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You've seen how Power BI has some built-in mapping capabilities to allow you to visualize geographic data. We also have an integration to Esri's ArcGIS product. This is another visual type that allows you to use both your own geographic data but also combine it with data from Esri's service. So for example, I'm going to visualize here some insurance data and some storm issue data from around Florida. And you can see using the visualization the default is kind of this bubble map very similar to the one that ships out of the box with Power BI. But there are a whole bunch of different options that you get when using Esri's visual instead. For a start, they have some extra selection methods that allow you to draw a rectangle around certain products to select them and highlight them. And you'll see in the same way that you would do with any other visual you get cross-highlighting and cross-filtering happening alongside everything else— all the other visuals in your report. But I've also got a whole range of different options to format and theme this visual in different ways. So for a start I can change the base map. We have kind of this dark gray visualization. I can even use open street map, all the Esri's streets view. And these give us just different styles of map that have varying levels of detail that might be useful for you. I'm going to stick to this light gray one. I can choose different ways of visualizing the individual points or individual data that I want to plot. So either as points or as boundaries. So if I have things like zip codes, I'd be able to draw those shapes or if I had state outlines I'd be able to draw those too. I could also do things like changing the theme. So individual points can be shown just as locations or sized bubbles if we've got some value that we want to plot. I can cluster these as well, so here I've got a really high number of points on this map. But I can split it up into these clusters which help kind of identify where the larger values are— the larger groups of values are. So I can see there's a lot centered here around Orlando. And as I zoom in, those clusters will get split up. And when there's enough space between them, we'll see individual points as well. I could also use this heat map view. And this does an overlay of all of those different points in colors again based on the clusters of data in here. And this is using the ArcGIS service to render all of these data points into this heat map view. Let's leave that on size for now, as well. I can control the symbols that are being used to show these, so I can control transparencies and how we want to show those bubbles or what the minimum and maximum sizes are. So I've got a lot of control over exactly how these things are plotted. But I think that one of the most exciting things that you can do here is add reference layers. So as well as having the individual points that come from your own data, you can mash this up with other data from Esri. So they have some basic demographic data for the USA out of the box, things like household incomes or income per capita, for different states and counties and even cities within those. Adding them is as simple as choosing the area that you're interested in. And you'll see that starts to get plotted behind your own point. Again, as I zoom in and out those things adapt and adjust sensibly. So when you're zoomed out all the way, you'll see state outlines. And as you get further in, you'll see the county or even city outlines instead. But I can also add totally custom reference layers from the ArcGIS catalog. So if you published your own up there, you'd be able to pull those in. And in fact, we've done something similar here where we've got some data about storm surges. Now obviously when I'm looking at insurance data like the storm surge risk areas or historical storm surges, they're going to be something that's really important when I'm comparing these policies. So let's choose one of these. Again, I can choose to add that as a reference layer. And we can see now that we've got different areas drawn underneath these points to show spots where there are high or low storm surges. So I can see there's a lot of our insurance policies around this area, but let's try—one of the things we can do here is to actually select using that reference layer just the points within that area. So when I click on this blue area, you see just the points there that are relevant to this area get highlighted. And of course, the same cross-highlighting applies as you'd expect from any other visual. So I can focus on this red area as well as the highest risk areas, but how many of these policies are actually within that location? Well, it turns out it's just that one. So it's probably not an area that I need to worry about. In this area right here, they've got a high number of policies within that region. And I can use Esri's understanding of geography and how these shapes are overlaid to help me with this sort of analysis. This is a really, really, really powerful mapping technology from Esri built right here into Power BI Desktop.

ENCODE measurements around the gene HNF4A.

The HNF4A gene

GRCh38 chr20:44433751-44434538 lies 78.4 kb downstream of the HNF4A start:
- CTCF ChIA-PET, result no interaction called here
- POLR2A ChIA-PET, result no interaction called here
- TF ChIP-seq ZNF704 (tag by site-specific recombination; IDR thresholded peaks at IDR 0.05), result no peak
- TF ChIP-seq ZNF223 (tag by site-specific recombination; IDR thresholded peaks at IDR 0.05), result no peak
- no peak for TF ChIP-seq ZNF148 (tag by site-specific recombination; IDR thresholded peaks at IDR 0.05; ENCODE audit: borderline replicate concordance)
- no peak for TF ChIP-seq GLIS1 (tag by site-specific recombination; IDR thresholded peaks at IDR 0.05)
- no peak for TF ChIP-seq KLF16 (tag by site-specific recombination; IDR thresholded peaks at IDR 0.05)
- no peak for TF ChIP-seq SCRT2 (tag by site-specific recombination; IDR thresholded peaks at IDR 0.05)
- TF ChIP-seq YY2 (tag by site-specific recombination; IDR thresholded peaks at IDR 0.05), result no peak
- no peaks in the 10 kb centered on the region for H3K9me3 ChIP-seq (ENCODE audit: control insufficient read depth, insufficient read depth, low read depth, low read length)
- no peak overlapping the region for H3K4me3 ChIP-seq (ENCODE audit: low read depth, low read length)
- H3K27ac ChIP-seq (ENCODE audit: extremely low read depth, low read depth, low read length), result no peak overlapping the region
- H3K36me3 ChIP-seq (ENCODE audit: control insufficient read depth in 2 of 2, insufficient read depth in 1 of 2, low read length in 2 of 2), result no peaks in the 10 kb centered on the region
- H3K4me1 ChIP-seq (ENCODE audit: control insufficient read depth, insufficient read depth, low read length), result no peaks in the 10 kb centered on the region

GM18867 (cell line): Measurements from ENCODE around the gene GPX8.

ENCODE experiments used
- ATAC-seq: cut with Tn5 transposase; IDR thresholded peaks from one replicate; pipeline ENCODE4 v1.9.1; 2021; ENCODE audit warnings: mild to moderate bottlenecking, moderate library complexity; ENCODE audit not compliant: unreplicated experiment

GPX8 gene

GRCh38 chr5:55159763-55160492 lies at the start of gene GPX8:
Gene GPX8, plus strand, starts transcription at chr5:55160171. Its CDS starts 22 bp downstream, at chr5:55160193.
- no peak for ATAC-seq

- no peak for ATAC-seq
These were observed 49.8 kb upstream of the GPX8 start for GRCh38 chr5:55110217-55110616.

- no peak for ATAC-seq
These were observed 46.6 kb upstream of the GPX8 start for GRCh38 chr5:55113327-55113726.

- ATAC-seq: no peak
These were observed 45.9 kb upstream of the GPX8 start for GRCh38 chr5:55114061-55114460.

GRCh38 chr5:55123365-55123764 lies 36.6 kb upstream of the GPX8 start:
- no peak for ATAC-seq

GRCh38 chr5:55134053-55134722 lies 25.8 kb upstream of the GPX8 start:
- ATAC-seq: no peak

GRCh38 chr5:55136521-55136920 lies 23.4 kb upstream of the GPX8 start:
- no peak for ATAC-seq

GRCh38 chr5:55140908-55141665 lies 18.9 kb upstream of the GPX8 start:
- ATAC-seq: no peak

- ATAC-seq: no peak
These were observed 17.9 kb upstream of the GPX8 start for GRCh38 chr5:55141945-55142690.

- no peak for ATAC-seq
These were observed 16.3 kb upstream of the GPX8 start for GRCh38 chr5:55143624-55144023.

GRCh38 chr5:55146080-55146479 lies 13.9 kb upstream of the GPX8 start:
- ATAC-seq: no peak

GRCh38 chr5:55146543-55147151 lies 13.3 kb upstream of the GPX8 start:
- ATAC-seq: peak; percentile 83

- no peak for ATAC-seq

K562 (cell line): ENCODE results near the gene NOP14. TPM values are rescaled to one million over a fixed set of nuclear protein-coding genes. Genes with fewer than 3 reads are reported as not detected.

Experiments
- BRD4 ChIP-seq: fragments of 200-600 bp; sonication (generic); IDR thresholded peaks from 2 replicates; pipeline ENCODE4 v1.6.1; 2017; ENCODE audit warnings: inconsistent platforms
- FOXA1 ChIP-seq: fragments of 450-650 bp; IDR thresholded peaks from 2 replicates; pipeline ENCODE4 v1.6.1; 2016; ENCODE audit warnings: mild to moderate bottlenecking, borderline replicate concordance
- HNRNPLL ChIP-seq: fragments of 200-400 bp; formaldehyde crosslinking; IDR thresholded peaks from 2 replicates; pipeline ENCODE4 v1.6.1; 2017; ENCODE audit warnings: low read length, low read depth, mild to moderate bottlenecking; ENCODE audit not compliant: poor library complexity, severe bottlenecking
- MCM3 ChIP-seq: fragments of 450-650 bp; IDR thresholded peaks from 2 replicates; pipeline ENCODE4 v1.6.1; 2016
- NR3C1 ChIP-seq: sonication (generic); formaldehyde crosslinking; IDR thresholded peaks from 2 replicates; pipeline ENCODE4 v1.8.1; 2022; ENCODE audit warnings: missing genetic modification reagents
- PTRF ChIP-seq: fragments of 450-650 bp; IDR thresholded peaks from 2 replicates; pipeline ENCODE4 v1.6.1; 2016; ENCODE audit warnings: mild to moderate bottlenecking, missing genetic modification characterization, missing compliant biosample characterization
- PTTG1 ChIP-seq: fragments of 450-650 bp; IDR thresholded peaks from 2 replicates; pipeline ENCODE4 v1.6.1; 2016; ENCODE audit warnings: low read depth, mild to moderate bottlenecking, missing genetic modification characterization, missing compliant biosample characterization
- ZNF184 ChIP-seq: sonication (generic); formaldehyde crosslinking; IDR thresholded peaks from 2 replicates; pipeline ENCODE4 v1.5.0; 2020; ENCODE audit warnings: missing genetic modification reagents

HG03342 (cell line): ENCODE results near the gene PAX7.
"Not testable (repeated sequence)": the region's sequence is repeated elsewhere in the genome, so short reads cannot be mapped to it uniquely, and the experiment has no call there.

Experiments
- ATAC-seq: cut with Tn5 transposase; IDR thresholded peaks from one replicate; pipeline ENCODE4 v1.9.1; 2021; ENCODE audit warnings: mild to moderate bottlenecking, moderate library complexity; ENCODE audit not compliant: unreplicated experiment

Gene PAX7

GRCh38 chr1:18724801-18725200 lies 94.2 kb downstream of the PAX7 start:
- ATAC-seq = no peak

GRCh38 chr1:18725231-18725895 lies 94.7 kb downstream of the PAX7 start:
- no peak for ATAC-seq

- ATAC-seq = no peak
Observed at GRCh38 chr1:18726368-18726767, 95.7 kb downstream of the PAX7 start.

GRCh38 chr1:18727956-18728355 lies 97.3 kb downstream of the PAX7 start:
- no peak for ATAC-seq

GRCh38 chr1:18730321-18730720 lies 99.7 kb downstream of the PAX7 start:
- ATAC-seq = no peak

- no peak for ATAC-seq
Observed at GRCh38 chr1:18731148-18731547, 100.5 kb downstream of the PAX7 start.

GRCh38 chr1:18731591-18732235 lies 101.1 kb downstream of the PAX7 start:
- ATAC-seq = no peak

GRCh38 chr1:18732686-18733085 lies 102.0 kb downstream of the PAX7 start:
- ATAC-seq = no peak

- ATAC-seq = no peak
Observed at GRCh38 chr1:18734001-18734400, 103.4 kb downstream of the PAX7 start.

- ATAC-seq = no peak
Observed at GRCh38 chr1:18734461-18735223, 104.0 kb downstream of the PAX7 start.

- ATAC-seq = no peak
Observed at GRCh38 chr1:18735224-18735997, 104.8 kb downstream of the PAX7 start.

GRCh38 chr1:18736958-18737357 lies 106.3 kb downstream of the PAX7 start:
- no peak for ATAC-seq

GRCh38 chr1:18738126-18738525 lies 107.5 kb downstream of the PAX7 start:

Video Details

Duration: 5 minutes and 25 seconds
Country: United States
Language: English
License: All rights reserved
Genre: None
Views: 9
Posted by: csintl on Dec 10, 2016

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